Connect with us

When a disabling medical condition prevents you from working, money for food and shelter may be in short supply. The Supplemental Security Income program through the Social Security Administration provides monthly benefit payments to help. You also may be eligible for payment of medical expenses through Medicaid.

This article provides a comprehensive explanation of how the SSI program determines the amount it pays each month in disability benefits. By the end, you’ll have a clear grasp of the factors that affect how much you get when you in monthly disability benefits through SSI.

How Much Does SSI Pay Each Month?

If you qualify for Social Security disability benefits through the SSI program, the maximum monthly federal benefit in 2024 is $943 for individuals and $1,415 a month for eligible married couples. SSI benefits are subject to annual cost-of-living adjustments depending on the rate of inflation.

The amount you get each month through SSI may be more than $943 for individuals and $1,415 for couples paid by the federal government. Depending on where you live, you could receive a state-funded supplemental payment in addition to the federal benefit.

Most states pay a supplemental payment to residents who qualify for SSD through the SSI program. Only the following states do not offer a supplemental payment:

  • Arizona
  • Arkansas
  • Mississippi
  • North Dakota
  • Tennessee
  • West Virginia

Residents of the Northern Mariana Islands are eligible for monthly federal benefits through SSI, but they do not receive a supplemental payment.

Could You Receive Less Than The Full SSI Federal Cash Benefits?

SSI is a need-based program for individuals with limited income and assets valued at $2,000 or less. The asset limit for couples is $3,000. If you have income from sources other than SSI, it could reduce what you receive each month in disability benefits.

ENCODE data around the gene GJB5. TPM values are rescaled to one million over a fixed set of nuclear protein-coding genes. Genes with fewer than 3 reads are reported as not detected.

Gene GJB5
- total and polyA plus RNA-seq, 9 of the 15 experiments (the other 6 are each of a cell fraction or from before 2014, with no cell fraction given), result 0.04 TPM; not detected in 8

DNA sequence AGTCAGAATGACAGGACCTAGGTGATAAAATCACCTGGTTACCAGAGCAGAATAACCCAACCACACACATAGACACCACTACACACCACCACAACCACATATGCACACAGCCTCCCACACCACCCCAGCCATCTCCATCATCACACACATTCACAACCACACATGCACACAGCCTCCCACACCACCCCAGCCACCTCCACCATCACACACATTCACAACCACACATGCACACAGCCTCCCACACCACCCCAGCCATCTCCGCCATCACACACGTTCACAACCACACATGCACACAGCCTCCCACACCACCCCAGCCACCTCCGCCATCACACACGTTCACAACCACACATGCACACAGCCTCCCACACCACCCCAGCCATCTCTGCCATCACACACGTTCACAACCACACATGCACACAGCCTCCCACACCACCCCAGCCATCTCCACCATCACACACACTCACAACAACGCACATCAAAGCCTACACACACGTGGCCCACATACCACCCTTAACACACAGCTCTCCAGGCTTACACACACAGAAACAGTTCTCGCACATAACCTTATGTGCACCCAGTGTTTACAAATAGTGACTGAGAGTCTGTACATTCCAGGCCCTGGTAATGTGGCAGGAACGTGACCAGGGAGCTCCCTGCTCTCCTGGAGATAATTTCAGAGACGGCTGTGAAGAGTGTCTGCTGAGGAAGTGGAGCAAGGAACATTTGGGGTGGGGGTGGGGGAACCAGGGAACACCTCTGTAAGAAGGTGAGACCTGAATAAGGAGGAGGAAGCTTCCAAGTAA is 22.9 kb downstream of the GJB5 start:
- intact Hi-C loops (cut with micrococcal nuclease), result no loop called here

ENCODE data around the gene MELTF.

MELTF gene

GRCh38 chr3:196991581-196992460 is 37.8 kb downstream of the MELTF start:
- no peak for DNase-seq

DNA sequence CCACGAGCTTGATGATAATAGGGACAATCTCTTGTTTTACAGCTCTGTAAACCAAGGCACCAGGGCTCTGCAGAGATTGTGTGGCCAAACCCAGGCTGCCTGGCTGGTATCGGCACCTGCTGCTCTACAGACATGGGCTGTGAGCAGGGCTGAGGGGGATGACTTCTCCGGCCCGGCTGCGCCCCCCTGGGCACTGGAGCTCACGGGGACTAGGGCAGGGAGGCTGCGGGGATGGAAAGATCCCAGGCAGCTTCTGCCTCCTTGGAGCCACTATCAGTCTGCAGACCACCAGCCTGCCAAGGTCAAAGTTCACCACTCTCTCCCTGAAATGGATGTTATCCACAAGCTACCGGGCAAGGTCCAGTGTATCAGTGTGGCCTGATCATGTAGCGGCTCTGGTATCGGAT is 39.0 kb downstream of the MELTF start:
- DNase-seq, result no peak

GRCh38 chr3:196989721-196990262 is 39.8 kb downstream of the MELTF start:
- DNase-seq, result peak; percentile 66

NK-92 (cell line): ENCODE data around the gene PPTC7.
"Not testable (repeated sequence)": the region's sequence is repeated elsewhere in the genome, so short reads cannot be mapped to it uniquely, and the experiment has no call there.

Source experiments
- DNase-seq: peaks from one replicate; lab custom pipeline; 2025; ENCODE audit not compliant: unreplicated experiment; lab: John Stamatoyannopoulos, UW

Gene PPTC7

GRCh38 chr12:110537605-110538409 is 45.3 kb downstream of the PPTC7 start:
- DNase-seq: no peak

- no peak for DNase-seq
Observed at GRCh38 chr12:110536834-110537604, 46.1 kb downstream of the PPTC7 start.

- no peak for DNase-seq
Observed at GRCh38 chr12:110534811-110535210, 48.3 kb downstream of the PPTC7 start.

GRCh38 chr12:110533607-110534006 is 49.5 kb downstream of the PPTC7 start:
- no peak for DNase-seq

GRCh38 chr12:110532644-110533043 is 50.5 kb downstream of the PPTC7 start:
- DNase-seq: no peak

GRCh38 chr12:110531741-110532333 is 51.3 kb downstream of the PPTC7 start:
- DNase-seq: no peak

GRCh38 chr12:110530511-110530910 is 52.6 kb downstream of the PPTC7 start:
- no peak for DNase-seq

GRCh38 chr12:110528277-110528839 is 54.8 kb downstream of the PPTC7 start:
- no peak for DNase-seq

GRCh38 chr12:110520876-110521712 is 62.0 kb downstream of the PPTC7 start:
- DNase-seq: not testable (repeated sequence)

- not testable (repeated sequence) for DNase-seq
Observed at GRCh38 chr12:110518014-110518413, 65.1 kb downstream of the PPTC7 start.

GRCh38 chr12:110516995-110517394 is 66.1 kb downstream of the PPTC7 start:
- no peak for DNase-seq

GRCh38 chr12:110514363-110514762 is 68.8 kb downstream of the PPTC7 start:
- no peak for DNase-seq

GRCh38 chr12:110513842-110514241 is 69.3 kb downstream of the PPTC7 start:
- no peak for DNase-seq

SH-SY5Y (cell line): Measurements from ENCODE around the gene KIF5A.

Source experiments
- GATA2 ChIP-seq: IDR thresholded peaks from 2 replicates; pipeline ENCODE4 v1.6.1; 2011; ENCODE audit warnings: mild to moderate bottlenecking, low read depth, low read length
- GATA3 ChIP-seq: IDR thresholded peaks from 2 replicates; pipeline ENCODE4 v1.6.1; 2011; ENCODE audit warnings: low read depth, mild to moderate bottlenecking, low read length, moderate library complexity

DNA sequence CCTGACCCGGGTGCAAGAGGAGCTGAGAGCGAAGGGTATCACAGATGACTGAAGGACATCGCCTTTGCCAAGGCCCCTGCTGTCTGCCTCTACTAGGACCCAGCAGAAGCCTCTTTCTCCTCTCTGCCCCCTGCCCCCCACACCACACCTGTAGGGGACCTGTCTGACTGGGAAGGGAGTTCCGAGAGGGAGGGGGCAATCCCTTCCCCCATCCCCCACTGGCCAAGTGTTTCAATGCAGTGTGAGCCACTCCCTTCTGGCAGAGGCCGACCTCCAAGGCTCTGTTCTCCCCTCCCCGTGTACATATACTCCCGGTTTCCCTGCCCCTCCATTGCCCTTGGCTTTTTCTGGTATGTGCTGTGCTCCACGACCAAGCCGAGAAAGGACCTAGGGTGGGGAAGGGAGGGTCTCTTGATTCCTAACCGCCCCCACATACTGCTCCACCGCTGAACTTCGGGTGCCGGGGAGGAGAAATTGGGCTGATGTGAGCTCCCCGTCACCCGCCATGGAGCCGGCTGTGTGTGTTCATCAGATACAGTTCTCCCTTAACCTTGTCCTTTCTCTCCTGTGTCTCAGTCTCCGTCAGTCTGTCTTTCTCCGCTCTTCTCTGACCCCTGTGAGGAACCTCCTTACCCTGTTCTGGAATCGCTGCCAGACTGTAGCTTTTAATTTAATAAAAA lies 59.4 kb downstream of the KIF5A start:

It’s important to understand that not all income counts to lower what you receive from SSI each month. Examples of the income that does not count for purposes of determining how much you receive from SSI each month include the following:

  • The first $65 of earnings and one-half of the remaining earnings.
  • The first $20 of other forms of income each month. You may apply the $20 to reduce your countable earnings if you only have earned income.
  • Value of what you receive through the Supplemental Nutrition Assistance Program, also known as food stamps.
  • Income tax refunds.

The list of exclusions from countable is extensive, so you should review your income with a disability lawyer before applying for SSI. It’s important to note that state supplemental payments are countable as income.

To better understand how countable income and exclusions work, assume that you work and earn $317 in gross monthly earnings. You may deduct $20 from it, leaving a balance of $297.

Deducting $65 from the $297 leaves a balance of $232, but only one-half of the $232 or $116 counts as income. Instead of receiving $953 as a federal SSI benefit for the month, your payment is reduced by $116, so you receive $827.

Spouse Or Parent Income May Affect Monthly SSI Benefits

If you are married, the income of your spouse may affect how much you receive each month from SSI. Some of your spouse’s income counts when determining how much you’ll receive each month in disability benefits through SSI. It’s referred to as deemed income, and the same rule applies when a child applies for SSI benefits. A portion of a parent’s income they reside with counts when determining the child’s monthly benefit.

Deemed income rules do not apply when you do not reside with your spouse or with your child. It also does not apply when the eligible child becomes 18 years of age.

A Disability Lawyer Can Help

If you are disabled and want more information about disability benefits, consult a disability lawyer. A lawyer will review your current situation and prior work history to ensure you get all the Social Security disability benefits you’re eligible to receive.

About Author:

Disability Law Marketing has a dedicated disability lawyer content writer with expertise in disability law and legal topics, delivering high-quality, informative content that captivates and educates readers.

Continue Reading
Click to comment

Leave a Reply

Your email address will not be published.

Copyright © 2021